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Suffering For Science

Suffering For Science: Reason and Sacrifice in Modern America

Copyright Date: 2005
Published by: Rutgers University Press
Pages: 208
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  • Book Info
    Suffering For Science
    Book Description:

    From gruesome self-experimentation to exhausting theoretical calculations, stories abound of scientists willfully surrendering health, well-being, and personal interests for the sake of their work. What accounts for the prevalence of this coupling of knowledge and pain-and for the peculiar assumption that science requires such suffering? In this lucid and absorbing history, Rebecca M. Herzig explores the rise of an ethic of "self-sacrifice" in American science. Delving into some of the more bewildering practices of the Gilded Age and the Progressive Era, she describes when and how science-the supposed standard of all things judicious and disinterested-came to rely on an enthralled investigator willing to embrace toil, danger, and even lethal dismemberment. With attention to shifting racial, sexual, and transnational politics, Herzig examines the suffering scientist as a way to understand the rapid transformation of American life between the Civil War and World War I.Suffering for Science reveals more than the passion evident in many scientific vocations; it also illuminates a nation's changing understandings of the purposes of suffering, the limits of reason, and the nature of freedom in the aftermath of slavery.

    eISBN: 978-0-8135-3764-1
    Subjects: Health Sciences

Table of Contents

  1. Introduction: Truth at Any Price
    (pp. 1-16)

    In 1802, a medical student from New Jersey named Stubbins Ffirth sought to determine the cause of contagion for yellow fever, a disease then so widespread that it was often referred to as the “American plague.” At the time of Ffirth’s investigations, prevailing wisdom held that the fever spread through its characteristic “black vomit,” a discharge darkened by the victim’s internal bleeding. To determine whether the vomit did in fact convey disease, Ffirth collected a large quantity of it from dying fever patients. Then, on the fourth day of October 1802, Ffirth began to experiment: “I made an incision in...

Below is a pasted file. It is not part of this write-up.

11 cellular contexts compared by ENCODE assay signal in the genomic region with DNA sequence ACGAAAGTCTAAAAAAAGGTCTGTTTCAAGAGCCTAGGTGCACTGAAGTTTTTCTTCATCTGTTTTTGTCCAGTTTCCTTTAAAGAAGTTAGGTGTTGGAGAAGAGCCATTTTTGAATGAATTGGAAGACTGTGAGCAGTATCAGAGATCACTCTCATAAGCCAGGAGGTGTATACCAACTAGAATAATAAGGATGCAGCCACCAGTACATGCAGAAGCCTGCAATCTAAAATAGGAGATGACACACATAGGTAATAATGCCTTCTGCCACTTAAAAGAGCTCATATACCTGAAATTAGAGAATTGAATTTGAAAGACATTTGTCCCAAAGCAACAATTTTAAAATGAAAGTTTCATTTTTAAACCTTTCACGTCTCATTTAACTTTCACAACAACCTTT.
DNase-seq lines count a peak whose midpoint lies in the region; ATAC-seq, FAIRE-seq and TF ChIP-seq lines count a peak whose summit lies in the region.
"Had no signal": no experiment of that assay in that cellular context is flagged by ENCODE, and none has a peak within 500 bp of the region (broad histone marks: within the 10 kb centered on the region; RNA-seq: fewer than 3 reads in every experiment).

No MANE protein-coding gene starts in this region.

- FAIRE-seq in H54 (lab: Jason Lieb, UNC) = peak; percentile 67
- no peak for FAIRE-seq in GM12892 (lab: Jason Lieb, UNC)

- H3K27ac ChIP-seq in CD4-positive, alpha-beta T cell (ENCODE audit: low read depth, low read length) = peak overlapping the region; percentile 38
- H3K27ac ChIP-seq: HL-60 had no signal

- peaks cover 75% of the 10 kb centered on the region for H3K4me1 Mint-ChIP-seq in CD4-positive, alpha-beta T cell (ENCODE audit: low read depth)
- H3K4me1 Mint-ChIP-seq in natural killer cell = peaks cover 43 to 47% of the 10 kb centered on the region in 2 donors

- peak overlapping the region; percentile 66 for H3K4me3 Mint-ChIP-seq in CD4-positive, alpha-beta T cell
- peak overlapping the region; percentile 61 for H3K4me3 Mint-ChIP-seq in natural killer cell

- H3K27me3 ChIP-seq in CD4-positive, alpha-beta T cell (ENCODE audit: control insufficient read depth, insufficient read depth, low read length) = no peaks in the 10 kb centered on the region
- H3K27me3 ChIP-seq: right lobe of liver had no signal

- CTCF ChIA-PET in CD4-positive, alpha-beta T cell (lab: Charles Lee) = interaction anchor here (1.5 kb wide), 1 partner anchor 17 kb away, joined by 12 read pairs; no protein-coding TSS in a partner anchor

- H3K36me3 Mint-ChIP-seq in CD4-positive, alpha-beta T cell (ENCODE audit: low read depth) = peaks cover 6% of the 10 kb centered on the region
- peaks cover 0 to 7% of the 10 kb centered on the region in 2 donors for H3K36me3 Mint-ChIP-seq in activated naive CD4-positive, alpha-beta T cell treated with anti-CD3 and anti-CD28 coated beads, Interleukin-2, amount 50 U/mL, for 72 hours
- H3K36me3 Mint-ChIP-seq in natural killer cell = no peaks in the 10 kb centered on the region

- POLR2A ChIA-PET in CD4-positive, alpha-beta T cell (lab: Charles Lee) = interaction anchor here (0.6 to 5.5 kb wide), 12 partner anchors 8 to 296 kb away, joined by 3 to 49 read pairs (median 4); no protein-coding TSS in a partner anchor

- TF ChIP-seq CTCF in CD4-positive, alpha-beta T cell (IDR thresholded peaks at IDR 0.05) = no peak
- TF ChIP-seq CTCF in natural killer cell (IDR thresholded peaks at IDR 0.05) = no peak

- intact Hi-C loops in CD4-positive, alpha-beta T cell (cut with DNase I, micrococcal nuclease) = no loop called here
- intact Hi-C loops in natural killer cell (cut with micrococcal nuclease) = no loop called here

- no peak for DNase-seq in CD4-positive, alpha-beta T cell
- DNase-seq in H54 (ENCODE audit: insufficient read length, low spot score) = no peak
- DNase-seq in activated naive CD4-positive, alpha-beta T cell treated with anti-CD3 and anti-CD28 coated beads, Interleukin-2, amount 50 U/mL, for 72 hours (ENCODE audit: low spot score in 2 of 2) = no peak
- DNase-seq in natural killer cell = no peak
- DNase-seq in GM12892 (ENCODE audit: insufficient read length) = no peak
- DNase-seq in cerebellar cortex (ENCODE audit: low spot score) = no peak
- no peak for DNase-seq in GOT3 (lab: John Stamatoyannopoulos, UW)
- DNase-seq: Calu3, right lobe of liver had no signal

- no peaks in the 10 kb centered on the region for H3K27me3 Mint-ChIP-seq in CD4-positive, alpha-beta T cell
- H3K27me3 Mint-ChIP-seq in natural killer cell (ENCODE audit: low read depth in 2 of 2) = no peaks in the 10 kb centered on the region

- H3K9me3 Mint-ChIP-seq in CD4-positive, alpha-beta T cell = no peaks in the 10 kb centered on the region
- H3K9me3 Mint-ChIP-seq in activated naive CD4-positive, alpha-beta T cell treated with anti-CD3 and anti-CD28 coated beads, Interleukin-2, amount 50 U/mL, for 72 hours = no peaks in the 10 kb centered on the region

2. 1 Willing Captives
    (pp. 17-36)

    In an 1884 lecture at the Smithsonian Institution, physician Charles K. Mills recounted some of the hazards of scientific investigation. Delivered as part of a prestigious series dedicated to “the promotion of medical science,” the lecture enumerated the range of diseases (albuminuria, temporary nervous collapse, insanity) that might afflict the overworked scientist. Valiant scientific labors—“assiduous work with the microscope, steady concentration upon mathematical and engineering problems, and the laborious collection and comparison of data”—threatened the fragile investigator with a host of psychopathologies. “To some minds,” Mills summarized, “scientific work has a fascination which becomes a source of peril;...

  3. 2 The Bonds of Science
    (pp. 37-46)

    Like the colonial theologians and regimental soldiers discussed in chapter 1, sacrificial scientists in the late nineteenth-century encountered a problem of exchange. Would suffering be compensated by new scientific knowledge? If so, just how readily ought one to embrace it? Might particularly painful, spectacular effort guarantee science’s favor? As before, such questions gave practical form to the question of how one should live. And as before, answers to such ethical questions occasioned appraisal of the unseen force consummating the exchange. Where God or nation once bestowed value on the self’s offerings, by the last quarter of the nineteenth century, science...